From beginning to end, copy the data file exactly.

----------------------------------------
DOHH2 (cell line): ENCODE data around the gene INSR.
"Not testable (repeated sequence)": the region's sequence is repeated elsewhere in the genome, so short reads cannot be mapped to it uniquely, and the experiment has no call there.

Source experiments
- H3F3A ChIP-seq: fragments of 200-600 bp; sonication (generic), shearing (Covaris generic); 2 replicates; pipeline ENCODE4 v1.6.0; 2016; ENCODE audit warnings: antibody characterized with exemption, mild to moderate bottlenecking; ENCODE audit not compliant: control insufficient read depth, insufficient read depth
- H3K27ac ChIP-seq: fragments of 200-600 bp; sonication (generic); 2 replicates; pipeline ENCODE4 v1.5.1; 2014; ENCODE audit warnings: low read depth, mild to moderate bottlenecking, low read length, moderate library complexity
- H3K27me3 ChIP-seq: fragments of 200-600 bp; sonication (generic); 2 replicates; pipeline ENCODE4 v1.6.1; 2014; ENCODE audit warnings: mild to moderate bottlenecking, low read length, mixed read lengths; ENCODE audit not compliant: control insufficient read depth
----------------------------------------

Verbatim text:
DOHH2 (cell line): ENCODE data around the gene INSR.
"Not testable (repeated sequence)": the region's sequence is repeated elsewhere in the genome, so short reads cannot be mapped to it uniquely, and the experiment has no call there.

Source experiments
- H3F3A ChIP-seq: fragments of 200-600 bp; sonication (generic), shearing (Covaris generic); 2 replicates; pipeline ENCODE4 v1.6.0; 2016; ENCODE audit warnings: antibody characterized with exemption, mild to moderate bottlenecking; ENCODE audit not compliant: control insufficient read depth, insufficient read depth
- H3K27ac ChIP-seq: fragments of 200-600 bp; sonication (generic); 2 replicates; pipeline ENCODE4 v1.5.1; 2014; ENCODE audit warnings: low read depth, mild to moderate bottlenecking, low read length, moderate library complexity
- H3K27me3 ChIP-seq: fragments of 200-600 bp; sonication (generic); 2 replicates; pipeline ENCODE4 v1.6.1; 2014; ENCODE audit warnings: mild to moderate bottlenecking, low read length, mixed read lengths; ENCODE audit not compliant: control insufficient read depth